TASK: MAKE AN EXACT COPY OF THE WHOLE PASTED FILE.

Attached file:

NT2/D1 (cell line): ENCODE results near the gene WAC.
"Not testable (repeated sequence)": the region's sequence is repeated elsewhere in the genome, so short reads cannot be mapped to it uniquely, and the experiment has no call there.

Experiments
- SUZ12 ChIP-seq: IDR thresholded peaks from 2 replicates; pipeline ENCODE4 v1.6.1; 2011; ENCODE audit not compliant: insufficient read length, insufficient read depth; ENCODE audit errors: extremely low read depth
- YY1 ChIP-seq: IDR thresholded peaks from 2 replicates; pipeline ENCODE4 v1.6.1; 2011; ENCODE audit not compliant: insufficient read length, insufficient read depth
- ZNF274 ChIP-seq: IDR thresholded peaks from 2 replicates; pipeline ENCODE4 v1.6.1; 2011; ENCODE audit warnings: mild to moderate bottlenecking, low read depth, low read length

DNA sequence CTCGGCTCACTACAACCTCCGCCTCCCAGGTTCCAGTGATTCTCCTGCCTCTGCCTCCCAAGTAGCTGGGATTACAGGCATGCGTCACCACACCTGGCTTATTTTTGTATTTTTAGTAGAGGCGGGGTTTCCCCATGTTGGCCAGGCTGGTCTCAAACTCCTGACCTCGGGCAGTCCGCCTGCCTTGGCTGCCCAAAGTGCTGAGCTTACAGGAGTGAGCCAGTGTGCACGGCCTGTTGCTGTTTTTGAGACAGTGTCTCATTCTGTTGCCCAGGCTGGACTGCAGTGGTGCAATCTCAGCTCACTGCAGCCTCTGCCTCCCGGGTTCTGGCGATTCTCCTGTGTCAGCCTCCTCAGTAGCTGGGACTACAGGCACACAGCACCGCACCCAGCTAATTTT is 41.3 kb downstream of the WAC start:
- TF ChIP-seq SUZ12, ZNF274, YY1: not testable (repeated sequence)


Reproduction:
NT2/D1 (cell line): ENCODE results near the gene WAC.
"Not testable (repeated sequence)": the region's sequence is repeated elsewhere in the genome, so short reads cannot be mapped to it uniquely, and the experiment has no call there.

Experiments
- SUZ12 ChIP-seq: IDR thresholded peaks from 2 replicates; pipeline ENCODE4 v1.6.1; 2011; ENCODE audit not compliant: insufficient read length, insufficient read depth; ENCODE audit errors: extremely low read depth
- YY1 ChIP-seq: IDR thresholded peaks from 2 replicates; pipeline ENCODE4 v1.6.1; 2011; ENCODE audit not compliant: insufficient read length, insufficient read depth
- ZNF274 ChIP-seq: IDR thresholded peaks from 2 replicates; pipeline ENCODE4 v1.6.1; 2011; ENCODE audit warnings: mild to moderate bottlenecking, low read depth, low read length

DNA sequence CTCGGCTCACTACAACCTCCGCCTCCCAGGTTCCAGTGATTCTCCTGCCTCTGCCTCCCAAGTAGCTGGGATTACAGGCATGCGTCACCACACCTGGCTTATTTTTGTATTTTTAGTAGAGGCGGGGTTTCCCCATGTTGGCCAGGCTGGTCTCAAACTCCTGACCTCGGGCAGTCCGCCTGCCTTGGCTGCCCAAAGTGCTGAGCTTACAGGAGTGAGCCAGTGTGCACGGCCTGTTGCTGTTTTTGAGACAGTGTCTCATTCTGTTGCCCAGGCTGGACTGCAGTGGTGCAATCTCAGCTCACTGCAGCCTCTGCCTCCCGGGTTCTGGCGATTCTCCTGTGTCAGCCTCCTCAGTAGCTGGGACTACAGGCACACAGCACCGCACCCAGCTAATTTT is 41.3 kb downstream of the WAC start:
- TF ChIP-seq SUZ12, ZNF274, YY1: not testable (repeated sequence)